Only formed in the fall of 2020, North Carolina’s Whoop has already evolved their weekly barn jams into a hugely relatable, disarmingly charming debut album. Due in September, it’s a record equally organic and tuneful, introspective and celebratory, stylistically diverse yet musically coherent - all connecting through vocalist Fal’s supple and soulful, sweet-but-street timbre.
“Whoop! is a release of every emotion than can be, is, or was bottled up,” she mulled. “It’s emotion manifested into one sonic symphony.”
A mélange of backgrounds and influences spanning indie, jazz, rock, reggae, and hip-hop, Whoop thrives by letting raw musical instinct be band leader. Nothing is over-played or over-produced; nothing is superfluous or gratuitous in their innately authentic, ego-free explorations of groove, melody – and of the everyday human condition.
“The theme [of the album] is simple,” said Fal. “Post-relationship introspection.”
Fal had previously collaborated with Whoop! bassist Nick on recordings, and he knew drummer Will from school. Completing the band’s perhaps unlikely, but all-the-more-compelling for it cocktail came Grammy-winning Canadian guitarist/producer Steve Bigas (Ziggy Marley, Taj Mahal, Daniel Lanois etc.), who was mentoring Nick in an audio engineering program.
“The chemistry between Fal, Will and I is visible,” Nick recalled. “Steve noticed it, too.”
The foursome began meeting on Friday nights in Steve’s converted barn studio in Raleigh. Moments of musical magic were captured, distilled, and tastefully shaped into complete songs.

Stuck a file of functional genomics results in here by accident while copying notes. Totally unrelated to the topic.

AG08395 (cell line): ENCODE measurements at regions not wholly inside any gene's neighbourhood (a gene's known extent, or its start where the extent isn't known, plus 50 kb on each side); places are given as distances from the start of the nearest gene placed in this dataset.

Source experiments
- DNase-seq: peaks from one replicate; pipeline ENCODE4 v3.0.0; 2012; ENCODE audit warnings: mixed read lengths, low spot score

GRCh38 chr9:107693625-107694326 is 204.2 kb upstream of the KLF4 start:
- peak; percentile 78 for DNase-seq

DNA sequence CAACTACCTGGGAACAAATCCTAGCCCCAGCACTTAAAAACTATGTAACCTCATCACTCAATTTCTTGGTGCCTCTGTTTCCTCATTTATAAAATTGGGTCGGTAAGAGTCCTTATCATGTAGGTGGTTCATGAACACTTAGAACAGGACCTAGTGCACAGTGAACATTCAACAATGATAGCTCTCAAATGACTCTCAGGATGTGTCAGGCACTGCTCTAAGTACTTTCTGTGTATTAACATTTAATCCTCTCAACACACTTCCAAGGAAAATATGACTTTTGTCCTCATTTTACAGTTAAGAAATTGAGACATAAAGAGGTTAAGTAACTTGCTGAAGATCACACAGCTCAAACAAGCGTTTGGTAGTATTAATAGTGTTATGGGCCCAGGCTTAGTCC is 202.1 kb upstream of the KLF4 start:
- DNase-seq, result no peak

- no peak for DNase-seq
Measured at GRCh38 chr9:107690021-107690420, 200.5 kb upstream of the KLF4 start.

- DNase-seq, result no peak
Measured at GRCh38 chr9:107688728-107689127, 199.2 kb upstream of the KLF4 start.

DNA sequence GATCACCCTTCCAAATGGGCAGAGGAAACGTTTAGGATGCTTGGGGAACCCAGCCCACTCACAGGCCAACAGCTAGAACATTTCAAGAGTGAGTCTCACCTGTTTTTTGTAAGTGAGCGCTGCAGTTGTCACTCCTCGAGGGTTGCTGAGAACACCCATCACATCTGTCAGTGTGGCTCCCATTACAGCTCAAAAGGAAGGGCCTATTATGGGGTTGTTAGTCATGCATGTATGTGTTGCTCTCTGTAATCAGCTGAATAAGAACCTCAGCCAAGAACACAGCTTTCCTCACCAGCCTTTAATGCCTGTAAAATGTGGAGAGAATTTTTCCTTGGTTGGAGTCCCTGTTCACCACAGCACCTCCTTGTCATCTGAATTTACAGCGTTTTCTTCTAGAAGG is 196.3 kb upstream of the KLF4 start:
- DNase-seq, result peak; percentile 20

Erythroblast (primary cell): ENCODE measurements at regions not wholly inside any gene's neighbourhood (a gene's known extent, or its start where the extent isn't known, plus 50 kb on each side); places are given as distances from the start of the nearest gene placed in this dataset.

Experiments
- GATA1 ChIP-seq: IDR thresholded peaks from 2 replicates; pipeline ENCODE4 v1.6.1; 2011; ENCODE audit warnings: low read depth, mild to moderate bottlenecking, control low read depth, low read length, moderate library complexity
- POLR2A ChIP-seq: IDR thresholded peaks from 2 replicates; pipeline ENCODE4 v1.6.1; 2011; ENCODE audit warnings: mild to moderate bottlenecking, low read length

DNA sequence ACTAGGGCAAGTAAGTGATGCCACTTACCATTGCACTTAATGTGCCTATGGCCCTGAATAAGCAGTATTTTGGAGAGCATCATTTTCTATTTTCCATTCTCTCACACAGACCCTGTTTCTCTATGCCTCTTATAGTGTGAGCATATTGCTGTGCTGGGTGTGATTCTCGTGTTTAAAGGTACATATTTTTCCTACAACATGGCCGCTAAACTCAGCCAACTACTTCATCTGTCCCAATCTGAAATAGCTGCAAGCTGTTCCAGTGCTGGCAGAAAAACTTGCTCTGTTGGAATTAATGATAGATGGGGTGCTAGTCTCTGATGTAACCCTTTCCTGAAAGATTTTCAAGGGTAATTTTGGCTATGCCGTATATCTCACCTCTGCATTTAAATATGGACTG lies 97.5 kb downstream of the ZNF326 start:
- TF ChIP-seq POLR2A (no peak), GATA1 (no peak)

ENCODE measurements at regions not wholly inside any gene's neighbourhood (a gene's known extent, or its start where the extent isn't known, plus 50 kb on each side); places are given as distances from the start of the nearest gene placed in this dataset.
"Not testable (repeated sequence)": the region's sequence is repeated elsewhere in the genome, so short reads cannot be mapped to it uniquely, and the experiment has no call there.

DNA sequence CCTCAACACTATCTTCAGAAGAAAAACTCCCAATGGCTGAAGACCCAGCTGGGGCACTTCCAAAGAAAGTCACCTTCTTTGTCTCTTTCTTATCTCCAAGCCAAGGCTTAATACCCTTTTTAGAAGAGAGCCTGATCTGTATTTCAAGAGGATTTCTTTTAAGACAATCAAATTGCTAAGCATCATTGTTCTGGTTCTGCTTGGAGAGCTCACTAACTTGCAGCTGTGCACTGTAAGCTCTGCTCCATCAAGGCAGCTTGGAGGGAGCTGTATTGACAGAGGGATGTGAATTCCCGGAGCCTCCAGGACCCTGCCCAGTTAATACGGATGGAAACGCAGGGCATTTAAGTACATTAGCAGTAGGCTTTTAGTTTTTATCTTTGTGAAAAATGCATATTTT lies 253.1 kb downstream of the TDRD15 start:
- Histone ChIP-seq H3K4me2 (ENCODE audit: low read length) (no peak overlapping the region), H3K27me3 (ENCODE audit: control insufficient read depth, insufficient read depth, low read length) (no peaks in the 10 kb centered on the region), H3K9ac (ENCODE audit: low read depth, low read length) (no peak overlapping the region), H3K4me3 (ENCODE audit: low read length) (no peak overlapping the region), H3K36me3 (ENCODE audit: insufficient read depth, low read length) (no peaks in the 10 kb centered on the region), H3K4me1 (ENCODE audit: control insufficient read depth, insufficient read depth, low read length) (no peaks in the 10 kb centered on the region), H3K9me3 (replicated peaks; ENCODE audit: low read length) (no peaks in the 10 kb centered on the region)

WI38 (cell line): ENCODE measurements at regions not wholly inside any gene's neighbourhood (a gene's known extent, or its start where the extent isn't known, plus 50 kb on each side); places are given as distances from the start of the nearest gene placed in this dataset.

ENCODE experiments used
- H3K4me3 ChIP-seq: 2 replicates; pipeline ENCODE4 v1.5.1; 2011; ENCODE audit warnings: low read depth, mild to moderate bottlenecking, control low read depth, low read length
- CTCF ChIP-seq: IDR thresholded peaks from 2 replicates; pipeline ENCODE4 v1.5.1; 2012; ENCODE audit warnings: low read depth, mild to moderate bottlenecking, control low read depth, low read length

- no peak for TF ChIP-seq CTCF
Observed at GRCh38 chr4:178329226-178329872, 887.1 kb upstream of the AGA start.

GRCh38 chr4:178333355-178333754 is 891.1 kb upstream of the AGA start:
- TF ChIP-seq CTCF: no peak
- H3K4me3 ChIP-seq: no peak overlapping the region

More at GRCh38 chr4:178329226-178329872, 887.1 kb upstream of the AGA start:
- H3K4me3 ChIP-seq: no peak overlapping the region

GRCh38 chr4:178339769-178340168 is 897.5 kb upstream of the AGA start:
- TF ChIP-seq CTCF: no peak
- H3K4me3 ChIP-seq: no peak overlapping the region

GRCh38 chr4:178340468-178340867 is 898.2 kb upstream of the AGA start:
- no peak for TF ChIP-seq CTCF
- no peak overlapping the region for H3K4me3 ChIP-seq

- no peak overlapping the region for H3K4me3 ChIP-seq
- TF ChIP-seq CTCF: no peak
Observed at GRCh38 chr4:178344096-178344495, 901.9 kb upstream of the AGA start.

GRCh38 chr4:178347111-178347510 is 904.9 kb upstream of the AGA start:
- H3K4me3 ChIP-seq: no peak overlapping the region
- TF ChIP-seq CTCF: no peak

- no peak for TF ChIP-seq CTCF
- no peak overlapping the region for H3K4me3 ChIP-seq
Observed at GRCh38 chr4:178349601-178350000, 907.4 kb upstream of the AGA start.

“The boys would jam and pick ideas back and forth, while I would lug all my journals out of the woodwork,” Fal laughed. “In those moments, all I could rely on were the music, my words, and an open mind/heart.”
Whoop! is one of those rare records that channels universal emotions to the point of instant familiarity and reassuring, bonding validation. From the super-danceable, self-assured swagger of shape-shifting opener “What I Want,” to the in-your-face letting loose of “Feel Good,” it resonates through sparse instrumentation that always serves the sentiment and the song. Fal’s distinctively nuanced, remarkably versatile voice both caresses and cajoles, veering between tough-love compassion (“Demons”); finely-grained nostalgia (“Smile”); sultry, confessional contemplation (gauzy standout “Jump”); and a borderline Britpop sneer.
“The only way to grow is to look at the way you treat not only yourself, but the way you treat others,” offered the singer. “And on a lighter note, sometimes the way to get through something is to just let go and let it run its course. Things don’t last forever.”
Whoop! will be accompanied by multiple music videos, as well as highly-anticipated live shows.
“I hope that we can reach all walks of life,” Fal concluded. “Music is supposed to bring people together, shake things up, cause a ruckus … [and] leave a lasting impression in someone’s mind/heart/ears.”